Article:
One night, my Frenchman and I met friends at a hamburger restaurant, where I drank cheap cappuccino while an Algerian tried to impress me by telling me English words he knew in a barely intelligible accent. “Snooker,” he insisted, was not a mispronunciation of “sneaker,” but a word for billiards or pool. Disbelieving, I later looked it up in a fading dictionary at an English used bookstore and discovered he knew my language better than I did. One of my Frenchman's friends from Egypt asked where I was from, and when I said north of Boston, he said, “England?” “No,” my Frenchman cut in, laughing, “America. Boston--you know, tea party.” We stayed at the restaurant until one in the morning, when the Algerian told a dirty joke about a camel that I couldn't understand and that my Frenchman refused to explain. During the quiet ride home on an almost deserted metro car, I looked out the window and watched my reflection pass over Paris.

On a summer afternoon of alternating rain and sunlight, I dressed in a chic denim skirt and a voile shirt I'd bought at a boutique on a back street. My travel companion and I walked from the hotel across the river to the massive base of the Eiffel Tower, finding along the way a fruiterie where we bought strawberries and miniature bananas. We picnicked on the fruit and some crackers on the grass in the Champ de Mars, watching people walk by with dogs, ice cream, strollers, cell phones, newspapers. We bought tiramisu-flavored ice cream and licked drips from our cones. On the walk back along rue St. Dominique, we snapped photos of Telepizza mopeds lined up along the sidewalk outside the pizza shop, ready to deliver on the streets of Paris.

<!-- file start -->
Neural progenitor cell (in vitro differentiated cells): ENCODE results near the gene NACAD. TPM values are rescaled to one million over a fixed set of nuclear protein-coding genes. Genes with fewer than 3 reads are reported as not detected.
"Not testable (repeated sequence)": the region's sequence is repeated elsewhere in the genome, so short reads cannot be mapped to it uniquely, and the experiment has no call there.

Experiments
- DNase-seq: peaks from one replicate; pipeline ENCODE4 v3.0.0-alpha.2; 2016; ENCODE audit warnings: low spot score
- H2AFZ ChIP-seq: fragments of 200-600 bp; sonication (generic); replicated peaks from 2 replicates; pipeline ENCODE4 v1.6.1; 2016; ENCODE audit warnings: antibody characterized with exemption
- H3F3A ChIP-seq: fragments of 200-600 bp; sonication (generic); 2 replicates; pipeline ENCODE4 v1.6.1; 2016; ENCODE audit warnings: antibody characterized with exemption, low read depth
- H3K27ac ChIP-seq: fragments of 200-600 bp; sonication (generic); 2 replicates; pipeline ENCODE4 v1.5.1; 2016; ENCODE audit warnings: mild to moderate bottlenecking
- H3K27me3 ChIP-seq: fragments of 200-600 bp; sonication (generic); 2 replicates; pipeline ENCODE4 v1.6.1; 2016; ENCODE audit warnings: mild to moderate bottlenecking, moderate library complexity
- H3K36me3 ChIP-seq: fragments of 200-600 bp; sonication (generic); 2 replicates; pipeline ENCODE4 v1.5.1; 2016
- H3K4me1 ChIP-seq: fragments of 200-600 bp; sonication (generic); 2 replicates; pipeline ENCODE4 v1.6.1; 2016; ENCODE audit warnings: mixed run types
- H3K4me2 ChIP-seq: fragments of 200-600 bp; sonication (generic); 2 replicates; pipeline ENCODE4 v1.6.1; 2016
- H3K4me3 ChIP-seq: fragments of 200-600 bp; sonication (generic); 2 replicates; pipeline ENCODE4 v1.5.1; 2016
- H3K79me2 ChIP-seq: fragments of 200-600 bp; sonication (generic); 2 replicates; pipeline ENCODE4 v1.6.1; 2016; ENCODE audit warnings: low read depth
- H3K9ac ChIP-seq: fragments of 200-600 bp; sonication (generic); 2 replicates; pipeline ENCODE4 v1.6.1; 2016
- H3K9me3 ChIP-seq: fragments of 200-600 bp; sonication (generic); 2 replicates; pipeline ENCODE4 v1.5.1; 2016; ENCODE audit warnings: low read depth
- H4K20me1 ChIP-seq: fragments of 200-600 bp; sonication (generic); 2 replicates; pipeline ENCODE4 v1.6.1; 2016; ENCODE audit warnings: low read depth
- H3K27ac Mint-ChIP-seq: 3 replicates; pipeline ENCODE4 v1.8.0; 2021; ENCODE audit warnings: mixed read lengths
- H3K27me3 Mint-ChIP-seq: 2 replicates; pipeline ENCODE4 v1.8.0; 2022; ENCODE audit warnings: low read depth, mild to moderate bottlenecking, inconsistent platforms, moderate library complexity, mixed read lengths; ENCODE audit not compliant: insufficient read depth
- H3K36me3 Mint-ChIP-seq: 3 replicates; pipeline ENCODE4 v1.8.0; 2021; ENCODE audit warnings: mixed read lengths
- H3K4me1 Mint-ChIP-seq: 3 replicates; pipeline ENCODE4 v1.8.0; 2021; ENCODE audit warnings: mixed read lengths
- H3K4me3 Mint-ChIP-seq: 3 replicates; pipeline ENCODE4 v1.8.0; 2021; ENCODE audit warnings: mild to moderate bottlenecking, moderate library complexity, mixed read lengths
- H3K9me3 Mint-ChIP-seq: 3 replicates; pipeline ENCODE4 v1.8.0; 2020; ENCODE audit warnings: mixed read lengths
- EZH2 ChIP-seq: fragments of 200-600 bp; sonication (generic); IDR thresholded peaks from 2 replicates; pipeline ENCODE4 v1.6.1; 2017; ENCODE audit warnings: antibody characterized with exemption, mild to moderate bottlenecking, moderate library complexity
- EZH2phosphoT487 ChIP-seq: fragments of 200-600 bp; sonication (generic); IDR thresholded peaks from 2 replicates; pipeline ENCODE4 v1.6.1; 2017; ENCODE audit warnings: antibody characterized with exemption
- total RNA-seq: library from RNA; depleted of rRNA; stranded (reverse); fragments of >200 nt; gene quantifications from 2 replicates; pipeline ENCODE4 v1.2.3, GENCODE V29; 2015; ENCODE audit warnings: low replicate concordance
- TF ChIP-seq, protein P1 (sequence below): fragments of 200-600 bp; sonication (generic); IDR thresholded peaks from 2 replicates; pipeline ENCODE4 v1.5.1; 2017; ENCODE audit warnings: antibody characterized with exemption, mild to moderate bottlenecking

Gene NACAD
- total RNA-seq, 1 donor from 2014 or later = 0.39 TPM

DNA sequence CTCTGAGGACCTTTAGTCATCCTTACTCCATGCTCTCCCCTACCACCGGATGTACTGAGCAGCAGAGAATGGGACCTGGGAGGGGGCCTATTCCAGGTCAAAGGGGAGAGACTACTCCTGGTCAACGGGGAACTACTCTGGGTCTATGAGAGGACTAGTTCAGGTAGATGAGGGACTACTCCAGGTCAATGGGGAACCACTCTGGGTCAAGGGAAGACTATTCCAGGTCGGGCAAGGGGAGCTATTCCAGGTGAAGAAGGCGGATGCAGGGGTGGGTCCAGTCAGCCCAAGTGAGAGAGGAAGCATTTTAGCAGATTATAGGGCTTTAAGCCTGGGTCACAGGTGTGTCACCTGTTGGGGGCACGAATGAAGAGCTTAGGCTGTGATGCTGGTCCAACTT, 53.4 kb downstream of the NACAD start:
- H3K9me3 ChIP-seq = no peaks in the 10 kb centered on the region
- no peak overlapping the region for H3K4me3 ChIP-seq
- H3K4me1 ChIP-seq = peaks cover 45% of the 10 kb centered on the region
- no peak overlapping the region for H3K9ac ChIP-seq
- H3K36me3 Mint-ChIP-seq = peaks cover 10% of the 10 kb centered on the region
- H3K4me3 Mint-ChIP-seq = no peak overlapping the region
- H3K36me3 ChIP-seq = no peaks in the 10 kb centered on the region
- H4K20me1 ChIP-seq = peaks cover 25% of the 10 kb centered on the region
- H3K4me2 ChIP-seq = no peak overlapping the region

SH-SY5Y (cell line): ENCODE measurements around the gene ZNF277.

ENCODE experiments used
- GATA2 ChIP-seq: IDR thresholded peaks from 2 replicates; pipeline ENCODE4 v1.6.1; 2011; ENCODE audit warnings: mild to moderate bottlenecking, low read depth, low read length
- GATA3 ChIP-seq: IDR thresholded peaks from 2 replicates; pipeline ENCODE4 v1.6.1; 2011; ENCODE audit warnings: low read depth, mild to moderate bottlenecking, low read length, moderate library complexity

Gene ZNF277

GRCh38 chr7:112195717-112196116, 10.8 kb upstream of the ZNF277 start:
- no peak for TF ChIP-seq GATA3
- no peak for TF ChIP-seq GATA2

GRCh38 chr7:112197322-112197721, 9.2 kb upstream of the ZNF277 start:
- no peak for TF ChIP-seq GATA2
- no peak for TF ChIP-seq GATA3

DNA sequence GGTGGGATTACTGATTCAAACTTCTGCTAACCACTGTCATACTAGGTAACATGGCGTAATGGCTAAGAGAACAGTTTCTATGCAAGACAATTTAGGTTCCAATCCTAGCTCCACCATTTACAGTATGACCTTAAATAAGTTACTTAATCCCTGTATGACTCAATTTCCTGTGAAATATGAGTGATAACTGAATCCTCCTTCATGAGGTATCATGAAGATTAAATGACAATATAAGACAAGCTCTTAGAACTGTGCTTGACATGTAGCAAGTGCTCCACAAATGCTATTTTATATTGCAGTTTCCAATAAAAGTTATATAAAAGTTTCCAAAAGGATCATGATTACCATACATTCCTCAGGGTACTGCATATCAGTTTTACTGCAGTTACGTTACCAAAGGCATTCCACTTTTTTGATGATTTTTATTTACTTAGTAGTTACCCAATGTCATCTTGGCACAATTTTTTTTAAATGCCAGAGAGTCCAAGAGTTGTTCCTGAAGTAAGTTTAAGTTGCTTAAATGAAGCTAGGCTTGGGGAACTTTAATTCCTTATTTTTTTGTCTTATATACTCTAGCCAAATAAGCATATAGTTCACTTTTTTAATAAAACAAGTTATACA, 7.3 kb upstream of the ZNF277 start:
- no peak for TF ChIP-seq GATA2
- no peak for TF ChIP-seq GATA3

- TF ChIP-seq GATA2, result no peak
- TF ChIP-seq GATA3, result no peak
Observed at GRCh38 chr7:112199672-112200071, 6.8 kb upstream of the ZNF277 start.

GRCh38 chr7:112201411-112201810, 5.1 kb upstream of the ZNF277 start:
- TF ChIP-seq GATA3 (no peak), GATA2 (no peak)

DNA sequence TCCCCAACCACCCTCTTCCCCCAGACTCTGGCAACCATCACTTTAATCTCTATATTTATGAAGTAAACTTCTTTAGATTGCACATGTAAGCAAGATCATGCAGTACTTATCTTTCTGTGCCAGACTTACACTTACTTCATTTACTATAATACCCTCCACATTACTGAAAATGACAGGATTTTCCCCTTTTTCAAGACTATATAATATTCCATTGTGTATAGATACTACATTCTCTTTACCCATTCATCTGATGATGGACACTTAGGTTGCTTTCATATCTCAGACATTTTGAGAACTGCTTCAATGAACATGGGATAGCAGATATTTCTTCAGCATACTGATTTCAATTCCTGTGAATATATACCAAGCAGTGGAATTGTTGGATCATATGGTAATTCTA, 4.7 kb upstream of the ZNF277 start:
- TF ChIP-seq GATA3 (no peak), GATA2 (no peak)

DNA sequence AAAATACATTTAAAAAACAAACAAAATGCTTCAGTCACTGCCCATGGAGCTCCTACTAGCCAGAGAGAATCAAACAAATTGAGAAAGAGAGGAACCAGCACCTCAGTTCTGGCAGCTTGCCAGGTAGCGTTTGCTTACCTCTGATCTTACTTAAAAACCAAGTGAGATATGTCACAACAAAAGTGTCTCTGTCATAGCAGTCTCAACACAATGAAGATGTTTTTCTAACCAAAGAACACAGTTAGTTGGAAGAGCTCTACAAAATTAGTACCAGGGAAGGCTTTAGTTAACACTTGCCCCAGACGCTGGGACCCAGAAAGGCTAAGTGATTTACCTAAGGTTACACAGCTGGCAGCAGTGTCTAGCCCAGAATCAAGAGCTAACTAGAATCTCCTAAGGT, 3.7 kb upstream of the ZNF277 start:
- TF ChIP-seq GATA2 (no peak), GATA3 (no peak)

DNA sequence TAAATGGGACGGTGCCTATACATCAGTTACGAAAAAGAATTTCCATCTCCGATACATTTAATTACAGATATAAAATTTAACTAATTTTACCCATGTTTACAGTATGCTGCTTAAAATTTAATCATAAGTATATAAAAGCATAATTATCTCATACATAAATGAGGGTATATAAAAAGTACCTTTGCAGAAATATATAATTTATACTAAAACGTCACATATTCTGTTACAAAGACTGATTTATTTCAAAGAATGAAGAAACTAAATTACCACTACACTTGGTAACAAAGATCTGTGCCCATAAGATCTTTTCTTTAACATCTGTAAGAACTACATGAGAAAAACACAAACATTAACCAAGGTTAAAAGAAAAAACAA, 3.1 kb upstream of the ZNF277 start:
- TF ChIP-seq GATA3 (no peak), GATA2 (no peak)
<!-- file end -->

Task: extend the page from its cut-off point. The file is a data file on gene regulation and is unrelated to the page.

Toward the end of my stay, the hotel breakfast lady with the black braids started smiling at my Frenchman and me while she set tables with baskets of croissants and pain chocolat, chocolate-filled bread. Once, as I sat eating apricot yogurt for breakfast, a Californian who was staying at the hotel spoke to me in a monologue about Normandy, his mother, and his computer company, all the while disparaging Frenchmen for being too flirtatious. I was saved when my Frenchman came over and, putting his arm around me, said to the Californian, “Did you know Maria is going to come live with me, and I'm going to give her massages?” As she cleared empty plates and baskets, the corners of the breakfast lady's mouth flickered upward.

A storm chased me the day before I left Paris as I crossed the Seine on my way back to the hotel. I remember the sound of thunder advancing from the other side of the river, the line in the sky between the white haze of wispy clouds ahead and the grumbling black of the storm behind, the fear of the darting sparks of yellow up above. I ran to the hotel doors and huddled beneath the blue awning, watching as the rain thickened into a torrent that drowned the narrow street while little French boys and girls stomped in puddles. Patrons of an outdoor café rushed out of the rain while waiters tried to retrieve watery dishes of crème caramel. A yellow cat sat in a window and watched with vigilant eyes that winked at me as if to say, This is what you came here for.

Standing there, damp, shivering, I heard the hotel door open behind me. My Frenchman walked out and stood with me, gazing at the rain. After a moment, he took me around the waist, and we danced in the puddles while women in sunglasses walked by under black umbrellas and tourists with guidebooks and big shopping bags dodged us. As the rain continued to streak down and the sun began to leak through thinning clouds, my Frenchman twirled me into the hotel, saying, "This is Paris."

©2007 by Maria O'Connell

Maria O'Connell is a freelance writer and artist who has worked as a catalog editor, writing tutor, librarian, and newspaper correspondent. She resides with her husband and cat in beautiful rural Maine, where she reads and writes fervently and enjoys the changing seasons. She hopes someday to return to Paris. For more information, see her Web site.

  Home Contributors Past Issues Search   Links  Guidelines About Us

Subscribe to the Slow Trains newsletter